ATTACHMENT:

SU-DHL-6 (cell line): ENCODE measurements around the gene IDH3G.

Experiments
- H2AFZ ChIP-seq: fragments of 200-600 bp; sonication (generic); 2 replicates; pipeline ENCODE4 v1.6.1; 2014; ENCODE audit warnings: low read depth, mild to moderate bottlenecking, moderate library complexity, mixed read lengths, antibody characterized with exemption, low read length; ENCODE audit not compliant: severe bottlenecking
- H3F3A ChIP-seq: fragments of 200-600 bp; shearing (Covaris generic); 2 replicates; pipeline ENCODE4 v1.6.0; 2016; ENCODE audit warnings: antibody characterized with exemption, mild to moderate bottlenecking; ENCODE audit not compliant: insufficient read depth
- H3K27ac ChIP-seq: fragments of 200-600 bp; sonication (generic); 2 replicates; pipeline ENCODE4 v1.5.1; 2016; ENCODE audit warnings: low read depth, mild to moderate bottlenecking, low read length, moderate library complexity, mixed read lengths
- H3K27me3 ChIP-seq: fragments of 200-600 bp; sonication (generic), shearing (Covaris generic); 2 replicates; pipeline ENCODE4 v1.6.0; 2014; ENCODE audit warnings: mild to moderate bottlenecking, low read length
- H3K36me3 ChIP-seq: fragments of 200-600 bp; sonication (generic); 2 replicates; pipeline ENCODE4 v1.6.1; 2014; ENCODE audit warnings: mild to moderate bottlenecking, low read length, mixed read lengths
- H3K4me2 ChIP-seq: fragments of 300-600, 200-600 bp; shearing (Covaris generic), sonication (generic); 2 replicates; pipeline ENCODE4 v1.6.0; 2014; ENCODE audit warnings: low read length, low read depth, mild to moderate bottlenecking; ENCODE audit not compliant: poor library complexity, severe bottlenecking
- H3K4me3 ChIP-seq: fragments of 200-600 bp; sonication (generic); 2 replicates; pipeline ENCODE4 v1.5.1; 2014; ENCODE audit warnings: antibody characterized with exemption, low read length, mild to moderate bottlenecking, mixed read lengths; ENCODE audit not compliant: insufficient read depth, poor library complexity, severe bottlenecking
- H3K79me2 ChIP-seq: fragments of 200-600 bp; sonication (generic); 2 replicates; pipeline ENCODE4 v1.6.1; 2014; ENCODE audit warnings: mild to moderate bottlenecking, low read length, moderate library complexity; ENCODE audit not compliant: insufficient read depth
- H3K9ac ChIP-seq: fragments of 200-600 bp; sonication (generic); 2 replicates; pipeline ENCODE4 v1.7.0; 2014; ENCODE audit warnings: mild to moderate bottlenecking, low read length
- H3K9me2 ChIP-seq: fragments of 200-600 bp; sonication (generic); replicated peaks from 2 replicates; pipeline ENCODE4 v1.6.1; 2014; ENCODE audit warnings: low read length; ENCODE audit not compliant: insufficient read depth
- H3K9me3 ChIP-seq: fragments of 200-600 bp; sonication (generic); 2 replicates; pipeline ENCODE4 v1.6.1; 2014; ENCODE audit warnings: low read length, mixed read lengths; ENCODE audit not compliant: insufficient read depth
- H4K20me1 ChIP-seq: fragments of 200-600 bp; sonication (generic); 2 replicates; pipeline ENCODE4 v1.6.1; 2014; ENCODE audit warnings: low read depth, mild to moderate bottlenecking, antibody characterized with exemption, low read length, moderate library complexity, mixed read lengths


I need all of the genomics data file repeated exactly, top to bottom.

SU-DHL-6 (cell line): ENCODE measurements around the gene IDH3G.

Experiments
- H2AFZ ChIP-seq: fragments of 200-600 bp; sonication (generic); 2 replicates; pipeline ENCODE4 v1.6.1; 2014; ENCODE audit warnings: low read depth, mild to moderate bottlenecking, moderate library complexity, mixed read lengths, antibody characterized with exemption, low read length; ENCODE audit not compliant: severe bottlenecking
- H3F3A ChIP-seq: fragments of 200-600 bp; shearing (Covaris generic); 2 replicates; pipeline ENCODE4 v1.6.0; 2016; ENCODE audit warnings: antibody characterized with exemption, mild to moderate bottlenecking; ENCODE audit not compliant: insufficient read depth
- H3K27ac ChIP-seq: fragments of 200-600 bp; sonication (generic); 2 replicates; pipeline ENCODE4 v1.5.1; 2016; ENCODE audit warnings: low read depth, mild to moderate bottlenecking, low read length, moderate library complexity, mixed read lengths
- H3K27me3 ChIP-seq: fragments of 200-600 bp; sonication (generic), shearing (Covaris generic); 2 replicates; pipeline ENCODE4 v1.6.0; 2014; ENCODE audit warnings: mild to moderate bottlenecking, low read length
- H3K36me3 ChIP-seq: fragments of 200-600 bp; sonication (generic); 2 replicates; pipeline ENCODE4 v1.6.1; 2014; ENCODE audit warnings: mild to moderate bottlenecking, low read length, mixed read lengths
- H3K4me2 ChIP-seq: fragments of 300-600, 200-600 bp; shearing (Covaris generic), sonication (generic); 2 replicates; pipeline ENCODE4 v1.6.0; 2014; ENCODE audit warnings: low read length, low read depth, mild to moderate bottlenecking; ENCODE audit not compliant: poor library complexity, severe bottlenecking
- H3K4me3 ChIP-seq: fragments of 200-600 bp; sonication (generic); 2 replicates; pipeline ENCODE4 v1.5.1; 2014; ENCODE audit warnings: antibody characterized with exemption, low read length, mild to moderate bottlenecking, mixed read lengths; ENCODE audit not compliant: insufficient read depth, poor library complexity, severe bottlenecking
- H3K79me2 ChIP-seq: fragments of 200-600 bp; sonication (generic); 2 replicates; pipeline ENCODE4 v1.6.1; 2014; ENCODE audit warnings: mild to moderate bottlenecking, low read length, moderate library complexity; ENCODE audit not compliant: insufficient read depth
- H3K9ac ChIP-seq: fragments of 200-600 bp; sonication (generic); 2 replicates; pipeline ENCODE4 v1.7.0; 2014; ENCODE audit warnings: mild to moderate bottlenecking, low read length
- H3K9me2 ChIP-seq: fragments of 200-600 bp; sonication (generic); replicated peaks from 2 replicates; pipeline ENCODE4 v1.6.1; 2014; ENCODE audit warnings: low read length; ENCODE audit not compliant: insufficient read depth
- H3K9me3 ChIP-seq: fragments of 200-600 bp; sonication (generic); 2 replicates; pipeline ENCODE4 v1.6.1; 2014; ENCODE audit warnings: low read length, mixed read lengths; ENCODE audit not compliant: insufficient read depth
- H4K20me1 ChIP-seq: fragments of 200-600 bp; sonication (generic); 2 replicates; pipeline ENCODE4 v1.6.1; 2014; ENCODE audit warnings: low read depth, mild to moderate bottlenecking, antibody characterized with exemption, low read length, moderate library complexity, mixed read lengths